Quantum Computing – “Where things can be “this” and “that” at the same time”

June 11, 2019
Written by Rolf Dekleer

While quantum computing sounds like the kind of technology that has travelled back in time from the future, believe it or not, the concept was first proposed in 1981 by Richard Feynman (who was awarded the 1965 Nobel Prize in Physics for his fundamental work in quantum electrodynamics). He asked “What kind of computer are we going to use to simulate physics?…Can you do it with a new kind of computer – a quantum computer?”[1] 

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Today over 150 quantum computing applications have been developed by companies and academics, often working together. Pender portfolio holding, D-Wave Systems based in Burnaby, British Columbia, has already commercialised a quantum computer. The company’s first customer, Lockheed Martin in 2011, installed their machine at the University of Southern California (USC) where they have been developing applications to verify and validate software.

What is quantum computing?

What started as an interest in simulating physics say, to better understand the cosmos, has become a  need to better understand everything from drug discovery to our own DNA, but with the Depicting Quantum Computingexplosion in data already available, and the data generated by these applications, existing tools do not have the required processing power. “We generate vast amounts of data…it’s very difficult to generate useful insights often times from that data,” Eric Ladizinsky, Co-Founder and Chief Scientist, D-Wave Systems.  Only new tools can provide answers. Greg Tallant, Research Engineering Manager at Lockheed Martin believes, “It’s a game changer for the corporation, it’s a game change for our customers, and ultimately it’s a game changer for humanity.”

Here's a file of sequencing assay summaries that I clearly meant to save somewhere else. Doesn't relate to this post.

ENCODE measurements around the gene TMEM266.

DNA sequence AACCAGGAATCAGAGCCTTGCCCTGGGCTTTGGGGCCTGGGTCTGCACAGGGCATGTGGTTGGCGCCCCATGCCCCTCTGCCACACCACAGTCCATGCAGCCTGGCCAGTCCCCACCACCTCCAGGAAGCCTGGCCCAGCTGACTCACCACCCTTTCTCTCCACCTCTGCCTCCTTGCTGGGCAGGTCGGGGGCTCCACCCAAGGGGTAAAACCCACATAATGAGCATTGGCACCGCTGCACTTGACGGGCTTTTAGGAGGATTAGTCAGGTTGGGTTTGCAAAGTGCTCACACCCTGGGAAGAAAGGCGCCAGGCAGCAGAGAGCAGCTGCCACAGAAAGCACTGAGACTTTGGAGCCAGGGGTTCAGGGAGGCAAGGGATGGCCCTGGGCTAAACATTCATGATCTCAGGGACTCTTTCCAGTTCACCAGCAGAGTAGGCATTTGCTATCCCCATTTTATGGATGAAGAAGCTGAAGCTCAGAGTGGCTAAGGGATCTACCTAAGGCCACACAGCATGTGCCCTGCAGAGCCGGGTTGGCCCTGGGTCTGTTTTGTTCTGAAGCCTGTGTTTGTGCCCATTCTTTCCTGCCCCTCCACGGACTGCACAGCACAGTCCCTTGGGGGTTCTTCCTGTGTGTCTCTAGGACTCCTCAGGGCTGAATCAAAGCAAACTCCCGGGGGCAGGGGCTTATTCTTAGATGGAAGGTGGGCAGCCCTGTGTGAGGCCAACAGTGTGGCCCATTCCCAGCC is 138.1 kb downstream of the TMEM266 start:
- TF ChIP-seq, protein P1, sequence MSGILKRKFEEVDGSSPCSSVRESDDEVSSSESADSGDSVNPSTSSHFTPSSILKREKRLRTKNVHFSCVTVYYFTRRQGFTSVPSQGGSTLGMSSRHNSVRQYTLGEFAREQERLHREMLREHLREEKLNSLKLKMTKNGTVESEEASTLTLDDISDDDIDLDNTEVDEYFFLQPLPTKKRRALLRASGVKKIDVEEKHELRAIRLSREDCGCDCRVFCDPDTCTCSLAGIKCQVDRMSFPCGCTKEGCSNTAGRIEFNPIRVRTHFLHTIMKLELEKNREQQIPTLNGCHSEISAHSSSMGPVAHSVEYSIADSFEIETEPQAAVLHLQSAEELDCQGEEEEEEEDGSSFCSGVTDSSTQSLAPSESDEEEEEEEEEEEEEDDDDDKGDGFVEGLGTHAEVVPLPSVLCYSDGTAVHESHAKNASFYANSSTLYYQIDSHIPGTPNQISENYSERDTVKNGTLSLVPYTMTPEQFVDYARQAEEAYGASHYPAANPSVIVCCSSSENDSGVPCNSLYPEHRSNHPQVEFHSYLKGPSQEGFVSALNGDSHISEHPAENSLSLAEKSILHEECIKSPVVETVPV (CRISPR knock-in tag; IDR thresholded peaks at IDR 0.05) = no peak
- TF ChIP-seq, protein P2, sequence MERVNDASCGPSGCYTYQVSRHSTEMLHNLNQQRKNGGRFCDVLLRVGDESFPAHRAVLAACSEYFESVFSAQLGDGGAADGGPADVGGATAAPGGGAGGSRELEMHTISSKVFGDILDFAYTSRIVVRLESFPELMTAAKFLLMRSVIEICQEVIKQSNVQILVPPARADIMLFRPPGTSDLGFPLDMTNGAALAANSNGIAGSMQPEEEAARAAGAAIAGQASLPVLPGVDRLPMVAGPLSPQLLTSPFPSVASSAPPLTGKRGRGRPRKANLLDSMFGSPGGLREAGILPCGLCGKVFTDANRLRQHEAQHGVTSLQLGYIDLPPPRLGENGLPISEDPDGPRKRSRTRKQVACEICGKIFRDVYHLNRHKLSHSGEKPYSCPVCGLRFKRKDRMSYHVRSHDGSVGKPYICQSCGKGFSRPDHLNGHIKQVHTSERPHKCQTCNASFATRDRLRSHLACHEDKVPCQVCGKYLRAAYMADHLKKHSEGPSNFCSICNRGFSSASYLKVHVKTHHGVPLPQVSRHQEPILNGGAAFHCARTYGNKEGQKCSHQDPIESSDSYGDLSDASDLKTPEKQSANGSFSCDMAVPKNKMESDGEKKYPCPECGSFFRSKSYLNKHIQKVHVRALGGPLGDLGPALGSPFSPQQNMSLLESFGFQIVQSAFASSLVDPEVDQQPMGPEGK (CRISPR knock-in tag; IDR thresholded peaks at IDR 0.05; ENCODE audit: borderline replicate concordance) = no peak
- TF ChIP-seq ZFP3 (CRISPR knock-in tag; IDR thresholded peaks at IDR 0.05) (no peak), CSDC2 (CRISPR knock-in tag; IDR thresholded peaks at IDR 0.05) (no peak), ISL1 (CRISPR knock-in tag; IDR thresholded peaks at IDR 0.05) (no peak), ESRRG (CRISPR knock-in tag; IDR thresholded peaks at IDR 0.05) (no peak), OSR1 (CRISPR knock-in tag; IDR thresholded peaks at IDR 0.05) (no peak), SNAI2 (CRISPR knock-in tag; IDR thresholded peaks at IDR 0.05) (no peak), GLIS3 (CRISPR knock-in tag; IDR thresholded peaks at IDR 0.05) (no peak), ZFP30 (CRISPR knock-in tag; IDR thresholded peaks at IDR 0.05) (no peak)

How does it work?

To speed up computation, quantum computers tap directly into an unimaginably vast fabric of reality – the strange and counterintuitive world of quantum mechanics. Rather than store information using bits represented by 0s or 1s as conventional computers do, quantum computers use quantum bits, or qubits, to encode information as 0s, 1s or both simultaneously. This superposition of states, along with the quantum effects of entanglement and quantum tunneling, enable quantum computers to consider and manipulate many combinations of qubits simultaneously to produce quadratic and exponential speed-ups over conventional computers.

Why do we need it?

Despite the incredible power of today’s supercomputers, many complex computing problems still cannot be addressed by conventional systems. How are we going to solve the most complex, even intractable problems associated with new drug discovery, bioinformatics, artificial intelligence, machine learning, cyber security, logistics and financial analysis? Quantum computing exists and it has the potential to help solve these problems. The possibilities are limitless.

D-Wave has also supplied quantum computers to Los Alamos National Labs, Volkswagon and Google, who are working in partnership with NASA. Hartmut Neven, Director of Engineering at Google has said “We actually think quantum computing may provide the most creative problem-solving process under the known laws of physics”. Watch a video produced by Google that unravels more about how quantum computing works

Rolf Dekleer, VP of Private Equity/Venture Capital

June 11, 2019

Rolf Dekleer is an observer on the board of D-Wave Systems which is a portfolio holding in two of Pender’s investment funds: Pender Growth Fund Inc (TSX-V:PTF) and the Working Opportunity Fund.

[1] Keynote speech: Simulating Physics with Computers by Richard P. Feynman, published in the International Journal of Theoretical Physics, VoL 21, Nos. 6/7, 1982. 


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